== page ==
James Lawton: Maradona vs Messi: a score that can finally be settled at the World Cup

Even here in Augusta in the week of the Tiger you might be surprised by the amount of attention being paid to a diminutive football player.

Here, for example, is one brief snatch of bar-room conversation. "Lionel Messi, heard of him?" "Nope, who the hell is Lionel Messi?" "They say he is the best-ever soccer player."

Naturally, you are bound to offer an historical perspective, say that Barcelona's little big man is certainly not without potential but his coronation right now would be as premature as the companion proposal that his team might also be the best of all time.

It is a double negative, gentleman, because both Messi and Barça are still in the foothills of the work of a man like Diego Maradona and a team like Real Madrid.

If Messi is to surpass his compatriot he must not only carry Argentina to World Cup victory in South Africa this summer he must also virtually pick up the rest of the team and strap them to his back. That's pretty much what the outrageous, anarchistic Maradona did in Mexico in 1986.

Then, for a near encore Messi must take his nation to another World Cup final in Brazil four years later. Maradona did this in Italy in 1990, Argentina beating the host nation on the way, and, despite having to operate on a daily dose of pain killers and a life-style that would have sent the Tiger not to a sex addiction clinic but a rest home, almost beat Germany in the final in Rome.

In between these extraordinary feats, there was also the considerable matter of guiding Napoli to the first scudetto of their history in 1987.

The colours of Napoli were flown to the peak of Vesuvius by helicopter and portraits of Maradona adorned every street. When a woman claimed that he was the father of her son, Maradona protested that he had merely had morning coffee with the lady. Affectionately, a local newspaper ran the banner headline, "Diego makes strong coffee."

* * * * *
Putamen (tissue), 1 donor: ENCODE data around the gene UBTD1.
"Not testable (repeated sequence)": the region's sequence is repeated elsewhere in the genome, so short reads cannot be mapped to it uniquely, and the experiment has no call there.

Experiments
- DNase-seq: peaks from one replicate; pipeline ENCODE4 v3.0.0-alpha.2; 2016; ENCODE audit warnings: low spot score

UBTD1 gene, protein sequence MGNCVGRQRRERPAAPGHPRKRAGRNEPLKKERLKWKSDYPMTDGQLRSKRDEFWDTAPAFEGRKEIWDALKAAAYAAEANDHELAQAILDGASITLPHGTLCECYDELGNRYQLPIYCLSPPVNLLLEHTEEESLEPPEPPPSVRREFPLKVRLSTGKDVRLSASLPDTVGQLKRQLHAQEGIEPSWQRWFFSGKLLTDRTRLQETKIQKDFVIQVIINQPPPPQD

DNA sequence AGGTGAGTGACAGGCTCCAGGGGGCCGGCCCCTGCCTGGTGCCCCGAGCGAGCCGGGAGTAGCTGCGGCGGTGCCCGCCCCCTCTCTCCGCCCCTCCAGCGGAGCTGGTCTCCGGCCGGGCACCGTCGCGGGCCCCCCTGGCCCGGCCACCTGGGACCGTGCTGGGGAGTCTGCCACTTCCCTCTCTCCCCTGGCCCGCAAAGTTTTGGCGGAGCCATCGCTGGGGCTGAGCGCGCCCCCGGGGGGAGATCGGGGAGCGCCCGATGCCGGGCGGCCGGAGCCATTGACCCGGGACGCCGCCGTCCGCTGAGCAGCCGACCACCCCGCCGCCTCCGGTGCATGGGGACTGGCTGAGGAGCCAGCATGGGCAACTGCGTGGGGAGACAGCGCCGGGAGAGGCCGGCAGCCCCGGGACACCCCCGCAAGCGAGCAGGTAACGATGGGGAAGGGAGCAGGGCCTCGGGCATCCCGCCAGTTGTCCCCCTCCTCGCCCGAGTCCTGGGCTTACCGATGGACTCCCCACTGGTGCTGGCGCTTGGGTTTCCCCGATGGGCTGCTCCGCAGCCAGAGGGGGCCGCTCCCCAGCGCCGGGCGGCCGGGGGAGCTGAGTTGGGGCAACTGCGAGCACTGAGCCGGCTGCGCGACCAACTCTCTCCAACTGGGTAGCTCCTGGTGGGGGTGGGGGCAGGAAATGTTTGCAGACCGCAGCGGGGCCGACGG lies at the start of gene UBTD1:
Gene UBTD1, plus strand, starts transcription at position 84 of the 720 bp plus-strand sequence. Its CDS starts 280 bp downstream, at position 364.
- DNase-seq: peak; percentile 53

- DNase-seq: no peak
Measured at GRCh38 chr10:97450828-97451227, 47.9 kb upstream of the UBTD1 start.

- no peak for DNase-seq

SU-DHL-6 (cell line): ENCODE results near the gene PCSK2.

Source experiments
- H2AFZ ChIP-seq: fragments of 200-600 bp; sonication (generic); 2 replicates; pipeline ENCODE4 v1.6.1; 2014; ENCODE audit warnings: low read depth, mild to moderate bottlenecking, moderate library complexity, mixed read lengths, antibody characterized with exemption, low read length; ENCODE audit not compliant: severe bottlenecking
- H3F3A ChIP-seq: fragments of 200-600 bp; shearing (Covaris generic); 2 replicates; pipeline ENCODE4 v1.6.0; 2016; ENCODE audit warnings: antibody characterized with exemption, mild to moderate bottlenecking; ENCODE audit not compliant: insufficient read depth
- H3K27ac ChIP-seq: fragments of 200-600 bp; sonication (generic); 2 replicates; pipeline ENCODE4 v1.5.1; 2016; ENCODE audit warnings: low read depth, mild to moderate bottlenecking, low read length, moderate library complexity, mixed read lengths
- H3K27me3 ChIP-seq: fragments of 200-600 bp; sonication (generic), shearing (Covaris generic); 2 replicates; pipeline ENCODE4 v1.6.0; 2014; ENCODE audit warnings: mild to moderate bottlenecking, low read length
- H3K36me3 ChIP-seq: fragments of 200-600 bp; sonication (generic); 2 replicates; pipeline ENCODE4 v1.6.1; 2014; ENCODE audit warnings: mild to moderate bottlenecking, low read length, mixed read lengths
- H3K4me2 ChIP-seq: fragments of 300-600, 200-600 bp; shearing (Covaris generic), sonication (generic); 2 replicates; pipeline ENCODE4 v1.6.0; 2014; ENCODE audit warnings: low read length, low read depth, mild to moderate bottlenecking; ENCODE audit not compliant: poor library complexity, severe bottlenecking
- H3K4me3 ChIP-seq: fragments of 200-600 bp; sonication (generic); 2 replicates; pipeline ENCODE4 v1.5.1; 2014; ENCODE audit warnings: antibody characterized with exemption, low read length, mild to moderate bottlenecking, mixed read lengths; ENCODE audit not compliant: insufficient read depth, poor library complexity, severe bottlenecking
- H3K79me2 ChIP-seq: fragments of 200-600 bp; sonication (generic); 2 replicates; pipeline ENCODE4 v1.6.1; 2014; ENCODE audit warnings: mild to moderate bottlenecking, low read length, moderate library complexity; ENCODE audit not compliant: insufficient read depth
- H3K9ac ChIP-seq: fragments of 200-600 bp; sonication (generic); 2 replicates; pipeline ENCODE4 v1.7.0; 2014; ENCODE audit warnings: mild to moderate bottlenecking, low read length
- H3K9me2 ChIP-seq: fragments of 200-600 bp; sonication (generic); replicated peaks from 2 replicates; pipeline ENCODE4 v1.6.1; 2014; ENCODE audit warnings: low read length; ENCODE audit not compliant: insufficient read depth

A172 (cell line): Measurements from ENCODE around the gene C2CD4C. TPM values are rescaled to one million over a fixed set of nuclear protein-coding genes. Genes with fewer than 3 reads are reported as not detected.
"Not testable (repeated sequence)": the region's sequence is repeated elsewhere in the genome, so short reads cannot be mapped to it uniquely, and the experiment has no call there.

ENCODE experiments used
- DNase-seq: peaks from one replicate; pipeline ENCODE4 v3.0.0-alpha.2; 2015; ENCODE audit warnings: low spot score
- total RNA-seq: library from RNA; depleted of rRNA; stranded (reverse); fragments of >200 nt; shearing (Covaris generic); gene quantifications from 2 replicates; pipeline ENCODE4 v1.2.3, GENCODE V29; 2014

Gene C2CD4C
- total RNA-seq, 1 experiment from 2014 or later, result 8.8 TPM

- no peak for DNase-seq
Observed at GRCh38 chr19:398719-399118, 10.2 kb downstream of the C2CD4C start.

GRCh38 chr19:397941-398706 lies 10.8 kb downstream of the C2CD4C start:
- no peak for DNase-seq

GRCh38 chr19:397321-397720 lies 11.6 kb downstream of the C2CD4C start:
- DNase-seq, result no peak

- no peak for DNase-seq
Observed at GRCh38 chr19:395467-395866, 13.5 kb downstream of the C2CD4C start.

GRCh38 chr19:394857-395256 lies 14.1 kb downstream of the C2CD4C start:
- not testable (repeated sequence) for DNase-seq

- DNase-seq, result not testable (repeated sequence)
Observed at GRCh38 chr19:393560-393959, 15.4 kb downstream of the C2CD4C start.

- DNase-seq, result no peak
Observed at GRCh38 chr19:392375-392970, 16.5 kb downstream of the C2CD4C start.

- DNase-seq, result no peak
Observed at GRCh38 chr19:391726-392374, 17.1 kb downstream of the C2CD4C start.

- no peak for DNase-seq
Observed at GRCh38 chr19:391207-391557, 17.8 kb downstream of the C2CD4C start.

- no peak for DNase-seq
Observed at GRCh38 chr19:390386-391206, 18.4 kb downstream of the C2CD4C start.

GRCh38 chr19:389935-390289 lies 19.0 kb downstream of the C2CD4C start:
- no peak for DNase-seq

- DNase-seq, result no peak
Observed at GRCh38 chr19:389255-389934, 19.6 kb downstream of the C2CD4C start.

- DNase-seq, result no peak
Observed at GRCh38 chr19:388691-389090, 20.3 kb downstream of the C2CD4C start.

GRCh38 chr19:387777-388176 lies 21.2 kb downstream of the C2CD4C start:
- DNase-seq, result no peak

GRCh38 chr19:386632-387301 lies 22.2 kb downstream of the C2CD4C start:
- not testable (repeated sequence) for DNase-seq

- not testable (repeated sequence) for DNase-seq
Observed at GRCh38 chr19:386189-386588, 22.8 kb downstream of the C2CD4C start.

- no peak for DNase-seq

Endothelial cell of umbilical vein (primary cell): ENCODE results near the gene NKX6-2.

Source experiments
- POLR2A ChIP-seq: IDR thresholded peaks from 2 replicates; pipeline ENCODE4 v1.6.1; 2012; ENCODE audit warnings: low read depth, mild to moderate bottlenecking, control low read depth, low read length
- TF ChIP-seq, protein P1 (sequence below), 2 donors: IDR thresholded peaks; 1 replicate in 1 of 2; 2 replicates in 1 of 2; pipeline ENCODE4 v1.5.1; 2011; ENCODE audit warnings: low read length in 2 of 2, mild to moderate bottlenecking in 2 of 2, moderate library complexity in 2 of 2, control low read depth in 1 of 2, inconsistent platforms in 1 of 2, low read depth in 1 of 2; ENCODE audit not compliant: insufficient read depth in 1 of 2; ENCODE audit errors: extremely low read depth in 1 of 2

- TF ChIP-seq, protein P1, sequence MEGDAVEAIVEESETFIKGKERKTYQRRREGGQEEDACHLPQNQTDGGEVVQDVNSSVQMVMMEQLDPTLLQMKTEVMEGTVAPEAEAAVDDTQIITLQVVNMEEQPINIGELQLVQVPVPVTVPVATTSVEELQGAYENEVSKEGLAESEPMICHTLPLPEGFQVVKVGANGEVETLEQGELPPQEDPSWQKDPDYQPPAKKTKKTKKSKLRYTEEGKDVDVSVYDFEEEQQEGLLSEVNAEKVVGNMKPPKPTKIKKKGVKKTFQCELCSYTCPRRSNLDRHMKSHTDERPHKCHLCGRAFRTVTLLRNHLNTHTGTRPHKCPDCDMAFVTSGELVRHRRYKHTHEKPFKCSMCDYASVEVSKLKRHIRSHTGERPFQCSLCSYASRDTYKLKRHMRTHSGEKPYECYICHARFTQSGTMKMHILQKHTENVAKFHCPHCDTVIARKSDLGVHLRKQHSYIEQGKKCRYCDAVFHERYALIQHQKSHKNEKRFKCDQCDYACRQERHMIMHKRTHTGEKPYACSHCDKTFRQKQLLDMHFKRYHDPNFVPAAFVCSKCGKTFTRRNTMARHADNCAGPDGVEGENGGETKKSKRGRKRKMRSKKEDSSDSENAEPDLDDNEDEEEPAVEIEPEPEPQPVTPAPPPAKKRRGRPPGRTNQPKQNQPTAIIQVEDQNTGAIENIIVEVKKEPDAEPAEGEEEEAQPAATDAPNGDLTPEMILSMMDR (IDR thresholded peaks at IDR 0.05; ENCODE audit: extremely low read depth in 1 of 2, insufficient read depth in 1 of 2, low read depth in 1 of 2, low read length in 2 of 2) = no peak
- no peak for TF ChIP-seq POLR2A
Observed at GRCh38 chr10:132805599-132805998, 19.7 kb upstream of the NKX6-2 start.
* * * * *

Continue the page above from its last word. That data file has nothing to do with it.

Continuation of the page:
On another occasion his place at the heart of a passionate city was put a little more bluntly. "Maradona," it was said, "is a little shit. But he's our little shit."

This was in 1990 when Maradona's fierce combative spirit led an otherwise threadbare Argentina to that semi-final victory over Italy in Naples. The rest of the country went into shock and mourning but Naples, so often the butt of disdain north of the River Po, was consoled by the fighting-cock ferocity and defiance of its adopted son.

In Mexico City four years earlier Maradona believed he could do anything he chose – a view that was largely confirmed, most spectacularly when he punched in one goal against England, then scored another that will surely always stand as the best ever seen in a World Cup. He also brought one of Mexico City's best restaurants entirely to its feet when he strutted in through the front door.

In the final the West Germans gave the estimable Lothar Matthäus a man-marking role, something he accomplished almost flawlessly in a 2-2 deadlock. Maradona, though, won one moment of freedom and the contest was over, terminated by a pass that cut the West German defence into small pieces.

A few months ago Maradona, just out of a Fifa ban, was in South Africa to check on Argentina's World Cup training facilities. He may have been the most erratic head coach in the history of football, but his impact was startling, not least when he went to a township near Pretoria and was mobbed by youngsters born long after he ceased to play. They knew only his name – and a charisma that had plainly survived the whole decades of turmoil.

None of this in any way diminishes the beauty and the brilliance of Messi, but perhaps it does map out the terrain that he is required to cross if he is truly to step beside, and possibly beyond, his great compatriot, or Pele, the man who is generally agreed to be, in the purest terms, the best player the world will ever see.